Resilient Tanaka wins big league debut

Righty fans eight Jays, capitalizes on Yanks' successful challenge

Resilient Tanaka wins big league debut

TORONTO -- The third pitch of Masahiro Tanaka's career in the Major Leagues came to rest somewhere behind the 375-foot marker painted on the right-center-field wall at Rogers Centre, and the debuting rookie placed his right hand on his hip, kicking at the mound.

He was nervous, Tanaka would admit later, sensing something like what he felt while preparing for last year's Japan Series. And as he did then, Tanaka was able to settle those emotions and give his new team a winning outing on Friday, pitching the Yankees to a 7-3 victory over the Blue Jays.

Tanaka, the Yankees' $155 million prize, bounced back from serving up Melky Cabrera's leadoff homer and a pair of second-inning runs to retire 16 of the last 18 batters he faced in a seven-inning performance, striking out eight without a walk.

"I was missing some spots earlier in the game, but as the game progressed, I think I was getting better out there," Tanaka said through an interpreter. "Obviously I'm happy. I think No. 1 is that I'm relieved."

The expectations and scrutiny are sky high for Tanaka, 25, who spun last year's 24-0 record and 1.27 ERA for the Tohoku Rakuten Golden Eagles into a seven-year contract with the Bombers.

Yankees manager Joe Girardi was peppered with questions about Tanaka since the first moments of the exhibition season, and with Friday's game being beamed to a worldwide audience, Girardi believes Tanaka is handling the blinding spotlight with aplomb.

"I think it's really impressive," Girardi said. "You think about what he's had to deal with all Spring Training, the attention that's been on him. The covers of magazines. Everywhere he goes, people want to know when's he pitching. That started Feb. 14. I think he's handled it great."

Jacoby Ellsbury paced the Yankees' offense with three hits, two runs scored, a walk and a pair of stolen bases, as New York thumped Toronto right-hander Dustin McGowan for four runs and eight hits in 2 2/3 innings.

Carlos Beltran and Mark Teixeira knocked first-inning RBI singles to provide Tanaka with instant support. That lead was halved when Tanaka hung an 83-mph splitter over the plate to Cabrera.

"It was my mistake," Tanaka said. "I thought that Cabrera took a really good swing at it."

Toronto claimed a 3-2 lead in the second inning, a frame prolonged by first baseman Teixeira's throwing error on a Ryan Goins grounder and set up Jonathan Diaz's two-run single on a hard ground ball to left field.

The Yankees lost Teixeira's services in the second inning to a strained right hamstring, putting a damper on the occasion, but they were encouraged when Tanaka struck out the final two batters in the inning and returned as a different pitcher.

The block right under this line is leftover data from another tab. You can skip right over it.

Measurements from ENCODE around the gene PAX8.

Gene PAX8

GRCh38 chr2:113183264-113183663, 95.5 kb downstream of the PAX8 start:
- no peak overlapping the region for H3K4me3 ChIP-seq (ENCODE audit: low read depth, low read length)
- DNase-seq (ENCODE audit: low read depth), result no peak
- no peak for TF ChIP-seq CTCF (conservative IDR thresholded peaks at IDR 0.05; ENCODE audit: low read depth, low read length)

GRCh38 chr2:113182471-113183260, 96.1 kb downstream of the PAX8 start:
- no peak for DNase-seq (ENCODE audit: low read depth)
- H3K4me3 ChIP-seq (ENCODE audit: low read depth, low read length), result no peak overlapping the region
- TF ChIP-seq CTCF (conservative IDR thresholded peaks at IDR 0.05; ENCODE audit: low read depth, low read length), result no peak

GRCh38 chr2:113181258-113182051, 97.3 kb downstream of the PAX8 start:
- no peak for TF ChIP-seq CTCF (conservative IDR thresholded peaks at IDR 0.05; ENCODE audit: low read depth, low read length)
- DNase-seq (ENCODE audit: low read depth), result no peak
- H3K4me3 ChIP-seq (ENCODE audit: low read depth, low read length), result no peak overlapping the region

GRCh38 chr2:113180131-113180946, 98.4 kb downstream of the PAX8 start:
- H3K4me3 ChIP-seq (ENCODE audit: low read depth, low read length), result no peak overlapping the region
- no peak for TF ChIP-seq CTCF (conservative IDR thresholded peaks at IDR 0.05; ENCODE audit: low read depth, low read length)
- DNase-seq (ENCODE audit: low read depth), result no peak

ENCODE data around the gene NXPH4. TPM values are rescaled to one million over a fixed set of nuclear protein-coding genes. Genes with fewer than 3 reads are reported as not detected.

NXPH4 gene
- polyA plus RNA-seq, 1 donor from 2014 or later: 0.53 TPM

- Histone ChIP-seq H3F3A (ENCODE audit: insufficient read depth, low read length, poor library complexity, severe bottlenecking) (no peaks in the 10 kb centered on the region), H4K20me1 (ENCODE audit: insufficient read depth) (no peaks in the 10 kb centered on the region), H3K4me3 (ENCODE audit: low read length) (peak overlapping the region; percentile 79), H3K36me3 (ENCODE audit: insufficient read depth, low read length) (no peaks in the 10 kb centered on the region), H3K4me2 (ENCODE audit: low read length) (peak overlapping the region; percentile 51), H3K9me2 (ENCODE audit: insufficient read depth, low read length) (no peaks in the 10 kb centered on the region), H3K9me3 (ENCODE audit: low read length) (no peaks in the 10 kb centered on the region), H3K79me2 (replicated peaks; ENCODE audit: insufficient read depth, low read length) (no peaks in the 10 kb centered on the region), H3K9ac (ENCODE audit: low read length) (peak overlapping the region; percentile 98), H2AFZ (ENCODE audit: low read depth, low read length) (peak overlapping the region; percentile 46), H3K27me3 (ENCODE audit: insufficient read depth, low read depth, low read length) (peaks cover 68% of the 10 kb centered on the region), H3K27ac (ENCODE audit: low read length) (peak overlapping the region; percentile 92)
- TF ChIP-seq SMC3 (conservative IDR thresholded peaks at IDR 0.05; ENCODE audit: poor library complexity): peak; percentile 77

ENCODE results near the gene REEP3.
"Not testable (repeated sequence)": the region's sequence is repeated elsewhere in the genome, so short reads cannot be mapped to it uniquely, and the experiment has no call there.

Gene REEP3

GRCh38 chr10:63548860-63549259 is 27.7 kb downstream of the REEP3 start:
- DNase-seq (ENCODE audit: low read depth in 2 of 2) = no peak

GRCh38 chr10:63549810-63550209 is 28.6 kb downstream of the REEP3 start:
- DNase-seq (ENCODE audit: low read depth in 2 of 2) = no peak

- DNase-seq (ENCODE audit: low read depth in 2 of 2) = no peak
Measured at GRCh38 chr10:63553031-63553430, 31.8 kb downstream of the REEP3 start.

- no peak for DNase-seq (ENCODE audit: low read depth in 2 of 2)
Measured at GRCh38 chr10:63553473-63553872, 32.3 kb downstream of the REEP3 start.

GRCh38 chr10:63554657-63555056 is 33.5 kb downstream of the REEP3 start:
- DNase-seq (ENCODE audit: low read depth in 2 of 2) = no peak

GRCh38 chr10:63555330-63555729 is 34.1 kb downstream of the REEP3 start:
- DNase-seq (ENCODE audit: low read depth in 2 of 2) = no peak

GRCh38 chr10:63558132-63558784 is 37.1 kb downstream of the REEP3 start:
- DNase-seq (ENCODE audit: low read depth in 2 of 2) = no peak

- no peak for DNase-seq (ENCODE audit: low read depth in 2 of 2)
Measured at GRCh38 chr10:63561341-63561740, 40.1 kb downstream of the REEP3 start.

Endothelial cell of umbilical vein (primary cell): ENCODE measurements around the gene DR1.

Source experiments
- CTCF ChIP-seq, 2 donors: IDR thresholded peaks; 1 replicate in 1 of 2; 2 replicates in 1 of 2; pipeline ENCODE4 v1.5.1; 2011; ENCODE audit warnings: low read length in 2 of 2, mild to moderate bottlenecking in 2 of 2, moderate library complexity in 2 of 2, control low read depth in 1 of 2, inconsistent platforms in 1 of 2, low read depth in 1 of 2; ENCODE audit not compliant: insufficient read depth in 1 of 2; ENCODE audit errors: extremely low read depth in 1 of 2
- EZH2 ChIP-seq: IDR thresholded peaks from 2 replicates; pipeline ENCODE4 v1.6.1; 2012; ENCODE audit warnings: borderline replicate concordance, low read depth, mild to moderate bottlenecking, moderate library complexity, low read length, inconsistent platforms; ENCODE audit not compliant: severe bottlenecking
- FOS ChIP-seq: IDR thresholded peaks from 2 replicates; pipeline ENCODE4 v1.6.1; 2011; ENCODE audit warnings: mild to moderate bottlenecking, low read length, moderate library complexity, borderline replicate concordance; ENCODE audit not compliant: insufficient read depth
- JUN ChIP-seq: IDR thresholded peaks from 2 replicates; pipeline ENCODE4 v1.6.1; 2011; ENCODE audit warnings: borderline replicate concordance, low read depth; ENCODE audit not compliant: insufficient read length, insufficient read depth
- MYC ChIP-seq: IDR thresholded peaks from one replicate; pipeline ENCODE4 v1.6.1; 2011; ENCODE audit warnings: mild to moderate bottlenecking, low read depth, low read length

From that point, Tanaka limited Toronto to two hits -- including Edwin Encarnacion's generous infield single in the sixth, which could have been ruled an error after it smacked off the glove of third baseman Yangervis Solarte.

"It was good that I increased the numbers of fastballs after two innings," Tanaka said. "I think that was good for me."

Yankees pitching coach Larry Rothschild said that Tanaka's breaking pitches were not as consistent as they were at times this spring, but Tanaka showed the ability to battle. The hanging splitter to Cabrera was a wake-up call, Rothschild said.

"It wasn't a great pitch, but in the long run it probably helped because he got going right away, got the concentration going," Rothschild said. "It's not really the initiation you want, but he did great anyway."

Girardi said that he viewed Tanaka's ability to recover as a sign of maturity, and Blue Jays manager John Gibbons said that he was sold on the hype that had flowed out of Yankees camp all spring.

"He's the real deal," Gibbons said. "He made a few mistakes and we capitalized on them, and those are the balls you have to hit. But he's strong, he stayed in the game, and when they gave him the lead back he kicked it in pretty good."

With Tanaka spinning zeros, New York pulled ahead in the third inning when Girardi challenged a call at first base. The overturned call allowed Ichiro to remain on the basepaths with two outs and Brian Roberts at third; Solarte followed with a two-run double that put the Yankees ahead to stay.

By that time, the Blue Jays were chatting in their dugout about the possibility that McGowan was tipping his pitches. McGowan acknowledged that he was setting in different spots on different pitches.

"I have to fix that tipping thing for sure," McGowan said, "because even I noticed after the first inning they were putting good swings on every pitch I threw. I knew something was wrong from the get-go."

Brian McCann added a fourth-inning RBI single off Aaron Loup and Brett Gardner punched a RBI single in the eighth off Brett Cecil, padding the Yankees' advantage and allowing Tanaka to feel more confident about his chances of a victory.

Tanaka's first big league win also marked another milestone; his 100th victory in professional ball, having gone 99-35 in the Japanese Pacific League. Tanaka has now won 29 consecutive decisions dating back to 2012, and he said that his ability to settle down stems from his surroundings.

"I think it comes from what I've experienced as a baseball player throughout the years," Tanaka said. "My teammates really backed me up today."

Bryan Hoch is a reporter for Follow him on Twitter @bryanhoch and read his MLBlog, Bombers Beat. This story was not subject to the approval of Major League Baseball or its clubs.